You don’t need a new battery at this moment. But, but you need to be prepared in case the battery fails. Find a place to buy a replacement, as I said before the T’bird uses a unique battery and not everyone sells them.

Be ready to jump your car if the battery fails. A membership in AAA is one way or having a jump box or jumper cables at the ready is another. In the T’bird you might need to use the key to open the trunk. Look behind the driver’s seat for the key lock to unlock the trunk manually if necessary.

My guess is your T’bird is “lightly” used and spends lots of time in a nice comfy garage. You definately are getting good battery life, but until it shorts out you can keep using it.

We have a 2003 Toyota 4Runner we purchased new in July of 2003. Until last October, it still had the original battery. However, this is the car my wife drives, so I replaced the battery even though it seemed fine. I decided that for the price of a new battery, it was worth the peace of mind.

A competent technician can load-test the battery and see how much real capacity it has left. Probably not much, but enough to still start your car…

With lead-acid batteries, especially starting batteries, if they don’t just fail outright, then they slowly get weaker and weaker, losing capacity until they just can no longer crank the engine…A quick load test will reveal that …

I checked the battery with my voltmeter and it read 12.1 volts. The battery in our 2011 car read 12.6 volts. I figured that the battery was aging. (I’m aging too, but Mrs. Triedaq hasn’t load tested me yet for possible replacement).

Many people who believe in a 4-5 year battery life usually live in the South…where as it’s very common to see over 7 years on a car battery here in the North. Heat is one of killers of batteries. Since the south sees a lot more hot days then the north you’ll see far more batteries lasting only a few years.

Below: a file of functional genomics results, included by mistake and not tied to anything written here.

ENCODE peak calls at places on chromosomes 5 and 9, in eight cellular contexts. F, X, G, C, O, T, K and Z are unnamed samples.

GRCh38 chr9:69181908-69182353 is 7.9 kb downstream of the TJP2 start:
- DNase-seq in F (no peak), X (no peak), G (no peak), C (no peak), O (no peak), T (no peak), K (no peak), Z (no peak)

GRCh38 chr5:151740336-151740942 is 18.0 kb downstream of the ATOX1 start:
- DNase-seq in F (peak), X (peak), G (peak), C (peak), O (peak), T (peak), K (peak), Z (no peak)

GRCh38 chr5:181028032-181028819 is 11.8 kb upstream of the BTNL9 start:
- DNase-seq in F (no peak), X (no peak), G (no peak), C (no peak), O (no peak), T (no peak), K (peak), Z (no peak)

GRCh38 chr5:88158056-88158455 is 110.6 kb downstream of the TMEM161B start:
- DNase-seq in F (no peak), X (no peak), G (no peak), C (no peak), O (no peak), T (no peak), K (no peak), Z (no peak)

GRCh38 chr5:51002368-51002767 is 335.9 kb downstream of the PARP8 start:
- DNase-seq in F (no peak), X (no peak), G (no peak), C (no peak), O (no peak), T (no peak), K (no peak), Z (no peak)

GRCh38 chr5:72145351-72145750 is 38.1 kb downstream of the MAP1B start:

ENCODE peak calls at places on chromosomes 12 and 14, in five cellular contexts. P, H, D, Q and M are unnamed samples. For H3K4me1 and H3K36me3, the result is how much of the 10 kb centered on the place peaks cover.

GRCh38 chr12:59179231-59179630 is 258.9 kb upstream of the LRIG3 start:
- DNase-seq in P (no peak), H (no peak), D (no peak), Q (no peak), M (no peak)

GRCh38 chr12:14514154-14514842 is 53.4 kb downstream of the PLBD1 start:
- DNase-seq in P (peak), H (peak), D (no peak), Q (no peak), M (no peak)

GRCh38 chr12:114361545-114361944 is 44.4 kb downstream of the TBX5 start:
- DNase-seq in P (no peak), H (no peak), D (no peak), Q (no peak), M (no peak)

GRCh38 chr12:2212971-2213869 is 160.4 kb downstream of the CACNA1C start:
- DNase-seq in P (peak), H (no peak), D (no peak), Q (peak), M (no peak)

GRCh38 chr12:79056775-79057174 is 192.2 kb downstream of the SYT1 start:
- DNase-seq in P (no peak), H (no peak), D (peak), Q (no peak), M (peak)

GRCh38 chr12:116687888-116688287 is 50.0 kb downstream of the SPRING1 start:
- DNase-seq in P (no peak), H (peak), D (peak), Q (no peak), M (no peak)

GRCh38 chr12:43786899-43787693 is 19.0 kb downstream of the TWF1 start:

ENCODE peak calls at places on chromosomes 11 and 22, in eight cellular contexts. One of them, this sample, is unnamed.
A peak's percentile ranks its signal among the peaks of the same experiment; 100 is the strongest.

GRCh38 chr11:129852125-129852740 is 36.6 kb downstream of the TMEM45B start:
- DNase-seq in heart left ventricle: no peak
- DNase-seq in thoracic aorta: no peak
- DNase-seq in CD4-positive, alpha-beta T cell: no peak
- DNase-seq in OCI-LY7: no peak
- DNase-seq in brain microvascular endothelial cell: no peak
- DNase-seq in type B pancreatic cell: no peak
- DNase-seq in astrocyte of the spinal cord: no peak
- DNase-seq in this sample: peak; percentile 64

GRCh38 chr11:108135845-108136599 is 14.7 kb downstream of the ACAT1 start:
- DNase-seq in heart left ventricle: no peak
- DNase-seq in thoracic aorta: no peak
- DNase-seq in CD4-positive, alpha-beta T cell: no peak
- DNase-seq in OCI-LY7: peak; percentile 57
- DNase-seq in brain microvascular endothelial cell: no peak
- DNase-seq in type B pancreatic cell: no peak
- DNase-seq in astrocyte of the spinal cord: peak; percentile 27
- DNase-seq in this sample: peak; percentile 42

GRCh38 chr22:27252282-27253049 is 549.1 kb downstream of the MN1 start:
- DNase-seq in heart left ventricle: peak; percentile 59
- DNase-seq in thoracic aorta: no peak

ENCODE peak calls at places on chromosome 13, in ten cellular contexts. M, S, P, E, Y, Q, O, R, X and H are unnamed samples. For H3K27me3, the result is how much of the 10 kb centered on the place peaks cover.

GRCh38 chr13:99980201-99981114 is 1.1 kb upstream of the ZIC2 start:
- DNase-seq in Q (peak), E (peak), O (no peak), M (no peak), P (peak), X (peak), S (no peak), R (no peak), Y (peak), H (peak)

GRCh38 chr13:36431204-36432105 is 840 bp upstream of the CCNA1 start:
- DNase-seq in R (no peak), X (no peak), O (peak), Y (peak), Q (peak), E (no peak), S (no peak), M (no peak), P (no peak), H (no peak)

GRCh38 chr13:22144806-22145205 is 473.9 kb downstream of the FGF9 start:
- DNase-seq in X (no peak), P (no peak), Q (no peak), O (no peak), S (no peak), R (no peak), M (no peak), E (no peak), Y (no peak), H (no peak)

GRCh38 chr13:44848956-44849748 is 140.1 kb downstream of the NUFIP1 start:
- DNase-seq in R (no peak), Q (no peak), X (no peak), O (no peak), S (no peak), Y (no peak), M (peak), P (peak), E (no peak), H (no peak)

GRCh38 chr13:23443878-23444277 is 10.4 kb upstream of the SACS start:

I’m on my 6th year of the OEM battery…and it’s fine. Starts great…And starting IS a great way to tell how well the battery is. Starting a car takes more hundreds of amps…If there’s a good strong start…then the battery is fine…if not then you should think about replacing it. I’ve NEVER seen or heard of a battery that’s fine that doesn’t have a problem starting a car every morning.

I’d say it was the luck of the draw that got you this far on that battery.
It should have been replaced several years ago when problems first started.

Battery testing methods can vary also. Some I agree with, some I do not. My preference is that the battery be put on a charger for a minimum of half an hour, maybe more.
It’s then load tested under a real world scenario of 3 X the starter motor current draw for 15 seconds. If it does not maintain a minimum 10.2 volts after 15 seconds then it’s on the way out.

Cold is just as hard on a battery as heat is (in fact one foreman impressed on me that “heat breaks cars and cold breaks cars”). The battery must pass a carbon pile load test and a conductance test before it can be called “good”. It is true that many batteries that fail these tests will still start the car(and burn the entire car down), but Hey I did not write the test criteria.

I’m in total agreement that cold is just as bad as heat; or worse.
Perform battery load tests and starter motor current draw tests on the same car with the same engine oil on a 95 degree day and a 20 degree day and note the difference.

Cold is just as hard on a battery as heat is (in fact one foreman impressed on me that “heat breaks cars and cold breaks cars”).

Have to disagree there…Heat is much worse…but when the battery is cold it’ll show signs of how really weak it is.